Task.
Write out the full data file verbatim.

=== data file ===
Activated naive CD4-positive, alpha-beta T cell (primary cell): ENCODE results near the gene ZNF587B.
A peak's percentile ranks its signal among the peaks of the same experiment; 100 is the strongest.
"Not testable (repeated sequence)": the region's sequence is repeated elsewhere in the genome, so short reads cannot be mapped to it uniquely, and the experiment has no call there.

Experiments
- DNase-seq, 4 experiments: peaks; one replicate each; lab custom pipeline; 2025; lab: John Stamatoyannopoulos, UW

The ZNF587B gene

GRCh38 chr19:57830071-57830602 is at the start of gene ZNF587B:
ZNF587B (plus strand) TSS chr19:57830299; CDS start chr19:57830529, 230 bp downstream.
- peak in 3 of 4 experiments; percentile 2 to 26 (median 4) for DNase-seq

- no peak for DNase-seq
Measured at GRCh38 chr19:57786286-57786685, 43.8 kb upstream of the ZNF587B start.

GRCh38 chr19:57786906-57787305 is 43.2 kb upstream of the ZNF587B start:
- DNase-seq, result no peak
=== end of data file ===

Activated naive CD4-positive, alpha-beta T cell (primary cell): ENCODE results near the gene ZNF587B.
A peak's percentile ranks its signal among the peaks of the same experiment; 100 is the strongest.
"Not testable (repeated sequence)": the region's sequence is repeated elsewhere in the genome, so short reads cannot be mapped to it uniquely, and the experiment has no call there.

Experiments
- DNase-seq, 4 experiments: peaks; one replicate each; lab custom pipeline; 2025; lab: John Stamatoyannopoulos, UW

The ZNF587B gene

GRCh38 chr19:57830071-57830602 is at the start of gene ZNF587B:
ZNF587B (plus strand) TSS chr19:57830299; CDS start chr19:57830529, 230 bp downstream.
- peak in 3 of 4 experiments; percentile 2 to 26 (median 4) for DNase-seq

- no peak for DNase-seq
Measured at GRCh38 chr19:57786286-57786685, 43.8 kb upstream of the ZNF587B start.

GRCh38 chr19:57786906-57787305 is 43.2 kb upstream of the ZNF587B start:
- DNase-seq, result no peak